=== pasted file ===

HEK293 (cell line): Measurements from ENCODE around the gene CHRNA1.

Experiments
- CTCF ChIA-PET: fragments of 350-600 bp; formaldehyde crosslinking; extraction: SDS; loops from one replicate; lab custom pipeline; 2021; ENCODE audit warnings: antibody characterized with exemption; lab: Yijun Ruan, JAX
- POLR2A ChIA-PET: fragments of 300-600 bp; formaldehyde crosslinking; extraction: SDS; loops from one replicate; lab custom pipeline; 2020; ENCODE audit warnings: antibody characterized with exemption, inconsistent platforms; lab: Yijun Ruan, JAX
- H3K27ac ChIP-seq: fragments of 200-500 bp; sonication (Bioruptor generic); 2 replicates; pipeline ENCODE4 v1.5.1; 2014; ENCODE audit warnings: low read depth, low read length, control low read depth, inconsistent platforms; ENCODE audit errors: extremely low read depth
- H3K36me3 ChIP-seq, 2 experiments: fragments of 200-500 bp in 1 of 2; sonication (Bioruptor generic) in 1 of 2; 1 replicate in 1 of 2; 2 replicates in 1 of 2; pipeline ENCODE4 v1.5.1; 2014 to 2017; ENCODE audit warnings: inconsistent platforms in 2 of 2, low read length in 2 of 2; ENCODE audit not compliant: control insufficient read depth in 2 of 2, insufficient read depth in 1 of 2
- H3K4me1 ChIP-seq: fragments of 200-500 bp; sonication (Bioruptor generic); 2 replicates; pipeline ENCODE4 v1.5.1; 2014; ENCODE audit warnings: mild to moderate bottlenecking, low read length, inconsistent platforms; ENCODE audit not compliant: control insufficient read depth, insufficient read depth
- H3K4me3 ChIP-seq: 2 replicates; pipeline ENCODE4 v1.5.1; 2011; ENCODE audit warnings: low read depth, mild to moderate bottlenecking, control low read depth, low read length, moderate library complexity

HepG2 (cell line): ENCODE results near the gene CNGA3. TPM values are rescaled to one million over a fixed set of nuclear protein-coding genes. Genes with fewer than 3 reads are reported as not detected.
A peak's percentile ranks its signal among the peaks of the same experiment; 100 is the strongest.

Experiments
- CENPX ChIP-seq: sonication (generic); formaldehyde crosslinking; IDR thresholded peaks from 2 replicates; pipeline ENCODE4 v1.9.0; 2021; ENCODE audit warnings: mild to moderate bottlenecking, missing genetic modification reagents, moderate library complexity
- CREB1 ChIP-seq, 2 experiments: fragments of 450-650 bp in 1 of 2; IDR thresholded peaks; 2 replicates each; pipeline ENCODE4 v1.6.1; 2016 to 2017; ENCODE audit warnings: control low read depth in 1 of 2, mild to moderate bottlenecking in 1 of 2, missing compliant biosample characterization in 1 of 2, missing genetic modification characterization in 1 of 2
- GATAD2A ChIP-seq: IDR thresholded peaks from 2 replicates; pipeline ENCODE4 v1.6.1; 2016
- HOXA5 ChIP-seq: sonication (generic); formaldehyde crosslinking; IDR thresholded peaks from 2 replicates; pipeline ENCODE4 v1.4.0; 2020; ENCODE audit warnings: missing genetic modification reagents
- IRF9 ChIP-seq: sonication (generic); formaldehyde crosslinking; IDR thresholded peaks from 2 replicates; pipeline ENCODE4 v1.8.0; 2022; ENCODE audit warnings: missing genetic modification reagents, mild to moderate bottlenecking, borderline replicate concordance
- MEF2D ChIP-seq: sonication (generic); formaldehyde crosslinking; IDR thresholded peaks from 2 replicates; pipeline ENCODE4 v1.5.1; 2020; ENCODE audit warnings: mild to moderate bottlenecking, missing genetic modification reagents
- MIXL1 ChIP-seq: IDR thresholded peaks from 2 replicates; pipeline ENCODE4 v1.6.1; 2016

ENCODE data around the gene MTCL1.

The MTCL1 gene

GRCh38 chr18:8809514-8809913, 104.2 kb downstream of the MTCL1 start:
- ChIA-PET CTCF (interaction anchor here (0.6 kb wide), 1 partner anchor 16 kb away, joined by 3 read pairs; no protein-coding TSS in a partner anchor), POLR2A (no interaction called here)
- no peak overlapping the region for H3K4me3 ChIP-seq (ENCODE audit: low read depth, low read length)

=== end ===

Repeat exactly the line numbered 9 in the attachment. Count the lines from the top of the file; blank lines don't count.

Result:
HepG2 (cell line): ENCODE results near the gene CNGA3. TPM values are rescaled to one million over a fixed set of nuclear protein-coding genes. Genes with fewer than 3 reads are reported as not detected.